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Nepal

Challenging time for Nepal NGOs

They face govt heavy-handedness as well as a need for internal good governance and capacity reforms

Prakash Khadka, Kathmandu

Prakash Khadka, Kathmandu

Updated: June 13, 2019 05:41 AM GMT
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Challenging time for Nepal NGOs

Victims of the Nepal’s tragic April 2015 earthquake wait for food, tents and medicines to be distributed by the Nepalese Army and NGOs. (Photo by Rebecca Conway/AFP)

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Christian faith-based non-governmental organizations are filling many gaps in the provision of basic services to the people of Nepal.

While it is difficult to calculate the total number of so-called NGOs, quite clearly the assistance they provide is highly significant.

Whether teaching in schools, running health posts or engaging in other forms of community development, the NGOs face some of the toughest climatic and geographical conditions in the world.

In many cases, churches themselves are effectively acting as NGOs due to a paucity of provisions for them to register groups involved in community projects.

A number of church leaders, during recent consultative meetings conducted by the Network of Christian Organizations in Nepal, sought to analyze problems they face.

For example, one church NGO that runs a project to train Sunday school teachers is facing serious operational restrictions by the government for stipulating a ‘Baptized Christian’ as one criteria for a job vacancy.

It was a mistake to make such a reference in a public domain given the sensitivity of religious issues in Hindu-majority Nepal.

However, the reality is that they did need to have a knowledgeable Christian to fill the position to train Sunday school teachers as it would not be practical for a non-Christian to do so.

Another NGO, that has been translating the Bible so locals can read it, also came under close government scrutiny.

Some Christian leaders feel that controls imposed on them so far, including various forms of censorship, are effectively being trialled, with more constraints to come in the near future.

In a federal system, local bodies are supposed to take full ownership of their development processes, including acceptance, rejection, and control of development programs in their locality.

But many faith-based NGO’s face difficulties in getting official national government approval for their projects even though they have good working relationships with local government personnel.

These national officials do not realize that the state is not supposed to obstruct the functional autonomy of civil society groups, something that can also be complicated by vengeful former NGO employees.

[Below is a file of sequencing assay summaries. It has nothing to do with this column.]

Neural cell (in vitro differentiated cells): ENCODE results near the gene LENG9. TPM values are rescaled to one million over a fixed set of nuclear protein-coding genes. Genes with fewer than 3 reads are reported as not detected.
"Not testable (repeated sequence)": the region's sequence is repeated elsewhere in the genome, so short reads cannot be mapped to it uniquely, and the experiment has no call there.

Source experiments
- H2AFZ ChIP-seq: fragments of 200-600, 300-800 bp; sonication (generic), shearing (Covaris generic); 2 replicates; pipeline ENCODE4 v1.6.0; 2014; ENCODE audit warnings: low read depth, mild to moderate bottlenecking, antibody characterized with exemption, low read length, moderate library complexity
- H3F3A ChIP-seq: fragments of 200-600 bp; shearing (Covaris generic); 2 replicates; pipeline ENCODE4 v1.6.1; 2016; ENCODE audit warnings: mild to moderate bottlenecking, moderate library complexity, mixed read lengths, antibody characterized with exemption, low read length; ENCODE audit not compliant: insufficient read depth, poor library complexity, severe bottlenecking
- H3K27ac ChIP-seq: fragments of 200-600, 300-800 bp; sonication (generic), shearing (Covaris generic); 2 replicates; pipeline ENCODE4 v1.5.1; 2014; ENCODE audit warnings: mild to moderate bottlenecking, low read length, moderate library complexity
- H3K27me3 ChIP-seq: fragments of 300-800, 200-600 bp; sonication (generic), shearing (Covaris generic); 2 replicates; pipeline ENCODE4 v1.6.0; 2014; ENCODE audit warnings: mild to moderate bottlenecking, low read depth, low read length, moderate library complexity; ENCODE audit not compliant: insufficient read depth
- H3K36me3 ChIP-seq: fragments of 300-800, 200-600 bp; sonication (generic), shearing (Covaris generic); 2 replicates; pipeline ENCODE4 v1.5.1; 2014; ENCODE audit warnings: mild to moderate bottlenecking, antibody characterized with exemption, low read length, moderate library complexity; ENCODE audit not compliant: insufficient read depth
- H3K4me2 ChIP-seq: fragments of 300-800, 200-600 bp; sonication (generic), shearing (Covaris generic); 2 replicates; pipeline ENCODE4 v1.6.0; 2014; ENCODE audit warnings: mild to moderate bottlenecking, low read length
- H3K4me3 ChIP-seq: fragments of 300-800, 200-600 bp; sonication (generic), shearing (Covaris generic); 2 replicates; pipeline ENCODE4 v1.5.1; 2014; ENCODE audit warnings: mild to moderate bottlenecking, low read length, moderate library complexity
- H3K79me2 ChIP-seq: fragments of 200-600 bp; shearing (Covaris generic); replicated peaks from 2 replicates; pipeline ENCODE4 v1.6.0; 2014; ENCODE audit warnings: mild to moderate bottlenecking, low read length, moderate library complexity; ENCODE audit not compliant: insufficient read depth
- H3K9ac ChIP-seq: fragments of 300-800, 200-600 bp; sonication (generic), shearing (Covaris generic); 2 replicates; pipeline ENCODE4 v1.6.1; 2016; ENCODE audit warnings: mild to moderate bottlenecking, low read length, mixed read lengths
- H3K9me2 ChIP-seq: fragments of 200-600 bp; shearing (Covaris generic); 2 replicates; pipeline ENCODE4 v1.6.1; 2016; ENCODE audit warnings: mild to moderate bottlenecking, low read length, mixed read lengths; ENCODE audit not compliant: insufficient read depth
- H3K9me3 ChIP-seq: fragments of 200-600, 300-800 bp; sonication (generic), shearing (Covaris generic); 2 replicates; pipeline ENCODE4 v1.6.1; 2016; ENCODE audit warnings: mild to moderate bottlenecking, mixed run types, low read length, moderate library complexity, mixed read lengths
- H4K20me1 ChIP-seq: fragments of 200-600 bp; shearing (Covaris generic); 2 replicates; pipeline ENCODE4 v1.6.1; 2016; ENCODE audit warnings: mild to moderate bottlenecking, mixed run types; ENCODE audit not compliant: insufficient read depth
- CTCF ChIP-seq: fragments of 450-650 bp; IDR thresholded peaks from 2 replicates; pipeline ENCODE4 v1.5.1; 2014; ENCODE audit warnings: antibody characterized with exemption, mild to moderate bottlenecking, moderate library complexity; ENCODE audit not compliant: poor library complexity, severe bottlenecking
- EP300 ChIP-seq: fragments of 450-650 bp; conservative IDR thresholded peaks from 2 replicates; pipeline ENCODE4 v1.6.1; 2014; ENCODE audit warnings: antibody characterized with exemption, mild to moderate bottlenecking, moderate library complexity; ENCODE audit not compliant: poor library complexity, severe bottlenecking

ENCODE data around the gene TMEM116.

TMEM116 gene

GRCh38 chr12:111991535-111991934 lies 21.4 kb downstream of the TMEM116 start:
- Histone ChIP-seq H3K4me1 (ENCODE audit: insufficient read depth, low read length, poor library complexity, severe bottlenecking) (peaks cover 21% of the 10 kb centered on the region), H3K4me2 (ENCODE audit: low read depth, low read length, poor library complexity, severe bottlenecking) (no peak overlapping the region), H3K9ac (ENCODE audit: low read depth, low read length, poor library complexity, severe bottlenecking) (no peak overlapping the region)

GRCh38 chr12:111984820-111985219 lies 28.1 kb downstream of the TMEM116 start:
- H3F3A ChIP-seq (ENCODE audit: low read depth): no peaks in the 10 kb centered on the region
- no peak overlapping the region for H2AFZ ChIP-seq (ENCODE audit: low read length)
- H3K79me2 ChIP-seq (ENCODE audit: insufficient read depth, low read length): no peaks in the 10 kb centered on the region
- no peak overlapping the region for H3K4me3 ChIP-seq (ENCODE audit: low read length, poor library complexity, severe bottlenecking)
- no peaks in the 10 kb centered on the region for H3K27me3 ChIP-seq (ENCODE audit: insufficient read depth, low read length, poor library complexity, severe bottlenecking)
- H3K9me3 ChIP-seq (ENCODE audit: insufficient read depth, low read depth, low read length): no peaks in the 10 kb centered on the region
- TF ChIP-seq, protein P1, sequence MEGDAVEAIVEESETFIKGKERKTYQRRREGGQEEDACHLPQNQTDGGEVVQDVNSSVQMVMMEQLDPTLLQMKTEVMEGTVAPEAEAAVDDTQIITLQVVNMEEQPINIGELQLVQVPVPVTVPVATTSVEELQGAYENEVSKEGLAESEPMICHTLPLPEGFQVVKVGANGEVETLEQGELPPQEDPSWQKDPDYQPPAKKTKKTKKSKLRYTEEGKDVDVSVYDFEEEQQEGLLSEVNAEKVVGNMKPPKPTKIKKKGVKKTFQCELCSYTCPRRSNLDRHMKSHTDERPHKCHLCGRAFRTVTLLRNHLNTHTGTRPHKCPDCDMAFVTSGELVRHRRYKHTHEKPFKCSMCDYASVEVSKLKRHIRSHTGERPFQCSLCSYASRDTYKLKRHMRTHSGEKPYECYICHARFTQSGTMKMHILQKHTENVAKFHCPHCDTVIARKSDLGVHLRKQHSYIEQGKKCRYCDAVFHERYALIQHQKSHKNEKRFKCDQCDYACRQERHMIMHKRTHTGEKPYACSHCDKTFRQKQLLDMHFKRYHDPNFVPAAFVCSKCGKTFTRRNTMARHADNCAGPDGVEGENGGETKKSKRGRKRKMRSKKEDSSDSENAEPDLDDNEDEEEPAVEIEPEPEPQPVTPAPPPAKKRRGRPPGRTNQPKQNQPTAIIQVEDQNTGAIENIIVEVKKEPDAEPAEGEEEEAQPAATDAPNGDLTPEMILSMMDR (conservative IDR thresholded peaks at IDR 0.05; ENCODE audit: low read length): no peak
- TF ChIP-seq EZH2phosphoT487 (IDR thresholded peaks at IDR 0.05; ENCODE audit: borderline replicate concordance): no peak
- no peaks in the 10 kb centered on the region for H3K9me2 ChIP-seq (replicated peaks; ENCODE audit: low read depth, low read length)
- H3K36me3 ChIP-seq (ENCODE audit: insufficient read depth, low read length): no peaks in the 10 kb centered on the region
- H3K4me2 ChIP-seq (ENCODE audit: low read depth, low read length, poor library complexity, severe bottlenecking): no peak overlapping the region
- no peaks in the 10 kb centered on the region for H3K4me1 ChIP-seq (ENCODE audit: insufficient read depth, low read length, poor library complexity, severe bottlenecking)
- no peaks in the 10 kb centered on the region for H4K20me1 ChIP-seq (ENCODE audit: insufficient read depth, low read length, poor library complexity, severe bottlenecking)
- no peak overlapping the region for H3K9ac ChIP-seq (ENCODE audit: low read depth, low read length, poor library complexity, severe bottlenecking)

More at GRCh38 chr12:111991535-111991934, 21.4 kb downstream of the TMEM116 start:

One Muslim parliamentarian thinks that the government is disturbing relations between religious minorities and unfairly not acknowledging Christian contributions in fields such as education and health.

A communist parliamentarian criticized fellow MPs with a negative attitude towards Christians, including in some cases what he descried as an anti-Christian “evil spirit”.

The ideal situation

The Nepalese government discriminates between NGOs that receive foreign funding assistance and those that do not. And action can be taken against any group that does not comply with registration requirements.

Restrictions are harshest on NGOs advocating the protection of human rights, resulting in a measure of self-censorship to avoid punitive responses.

It would be ideal if civil society groups were able to express opinions, disseminate information and engage with the public as well as acting as advocates in Nepal and internationally.

U.N. experts have previously pressed the Nepal government to accept that the promotion of civil society is fundamental to ensure social stability, economic growth and observance of international human rights law.

The government has often been heavy-handed in their treatment of NGOs, not least for political reasons.

But some NGOs lack accountability in relation to abuses such as nepotism and favoritism.

Operating for long periods of time in ‘comfort zones’ without updating technological resources and skills can also pose obstacles to the effectiveness of civil society organizations.

It is time for these Christian faith-based NGOs to follow a general code of conduct to ensure good governance and upgrade their technical capacities in compliance with current global standards of professionalism.

And some religious groups need to expand the assistance they provide beyond members of their own faith.

But, nevertheless, I believe that Christian Churches are showing a lead in seeking to develop a road map for all NGOs in Nepal to follow.

*Prakash Khadka is a peace and human rights activist as well as the Nepal representative of Pax Romana, the international Catholic movement for intellectual and cultural affairs.

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